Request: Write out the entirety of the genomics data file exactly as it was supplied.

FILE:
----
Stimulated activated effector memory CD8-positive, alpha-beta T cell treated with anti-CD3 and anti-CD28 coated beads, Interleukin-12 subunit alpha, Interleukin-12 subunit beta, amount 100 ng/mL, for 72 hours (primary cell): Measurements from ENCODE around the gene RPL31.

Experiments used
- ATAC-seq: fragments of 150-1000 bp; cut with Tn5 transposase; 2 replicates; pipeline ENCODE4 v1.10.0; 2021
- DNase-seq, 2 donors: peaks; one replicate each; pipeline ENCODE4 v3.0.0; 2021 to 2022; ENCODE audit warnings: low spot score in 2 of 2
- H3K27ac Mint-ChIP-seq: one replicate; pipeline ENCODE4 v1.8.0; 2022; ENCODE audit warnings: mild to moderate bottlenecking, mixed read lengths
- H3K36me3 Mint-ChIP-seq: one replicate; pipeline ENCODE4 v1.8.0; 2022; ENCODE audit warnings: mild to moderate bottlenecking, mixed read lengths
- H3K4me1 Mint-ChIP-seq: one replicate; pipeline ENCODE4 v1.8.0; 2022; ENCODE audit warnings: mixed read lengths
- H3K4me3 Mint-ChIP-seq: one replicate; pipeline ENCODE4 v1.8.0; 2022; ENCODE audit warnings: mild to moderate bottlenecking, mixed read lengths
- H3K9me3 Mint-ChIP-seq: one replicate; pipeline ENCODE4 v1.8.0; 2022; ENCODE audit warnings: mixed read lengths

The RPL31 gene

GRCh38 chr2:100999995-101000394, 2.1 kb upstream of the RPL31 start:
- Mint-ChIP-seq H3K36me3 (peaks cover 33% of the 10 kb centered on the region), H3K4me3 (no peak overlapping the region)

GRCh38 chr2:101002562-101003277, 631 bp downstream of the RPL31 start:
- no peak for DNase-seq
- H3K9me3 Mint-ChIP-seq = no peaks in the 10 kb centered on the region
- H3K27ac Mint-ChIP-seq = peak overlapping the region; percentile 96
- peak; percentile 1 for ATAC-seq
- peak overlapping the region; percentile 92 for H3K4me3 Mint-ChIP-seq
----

Stimulated activated effector memory CD8-positive, alpha-beta T cell treated with anti-CD3 and anti-CD28 coated beads, Interleukin-12 subunit alpha, Interleukin-12 subunit beta, amount 100 ng/mL, for 72 hours (primary cell): Measurements from ENCODE around the gene RPL31.

Experiments used
- ATAC-seq: fragments of 150-1000 bp; cut with Tn5 transposase; 2 replicates; pipeline ENCODE4 v1.10.0; 2021
- DNase-seq, 2 donors: peaks; one replicate each; pipeline ENCODE4 v3.0.0; 2021 to 2022; ENCODE audit warnings: low spot score in 2 of 2
- H3K27ac Mint-ChIP-seq: one replicate; pipeline ENCODE4 v1.8.0; 2022; ENCODE audit warnings: mild to moderate bottlenecking, mixed read lengths
- H3K36me3 Mint-ChIP-seq: one replicate; pipeline ENCODE4 v1.8.0; 2022; ENCODE audit warnings: mild to moderate bottlenecking, mixed read lengths
- H3K4me1 Mint-ChIP-seq: one replicate; pipeline ENCODE4 v1.8.0; 2022; ENCODE audit warnings: mixed read lengths
- H3K4me3 Mint-ChIP-seq: one replicate; pipeline ENCODE4 v1.8.0; 2022; ENCODE audit warnings: mild to moderate bottlenecking, mixed read lengths
- H3K9me3 Mint-ChIP-seq: one replicate; pipeline ENCODE4 v1.8.0; 2022; ENCODE audit warnings: mixed read lengths

The RPL31 gene

GRCh38 chr2:100999995-101000394, 2.1 kb upstream of the RPL31 start:
- Mint-ChIP-seq H3K36me3 (peaks cover 33% of the 10 kb centered on the region), H3K4me3 (no peak overlapping the region)

GRCh38 chr2:101002562-101003277, 631 bp downstream of the RPL31 start:
- no peak for DNase-seq
- H3K9me3 Mint-ChIP-seq = no peaks in the 10 kb centered on the region
- H3K27ac Mint-ChIP-seq = peak overlapping the region; percentile 96
- peak; percentile 1 for ATAC-seq
- peak overlapping the region; percentile 92 for H3K4me3 Mint-ChIP-seq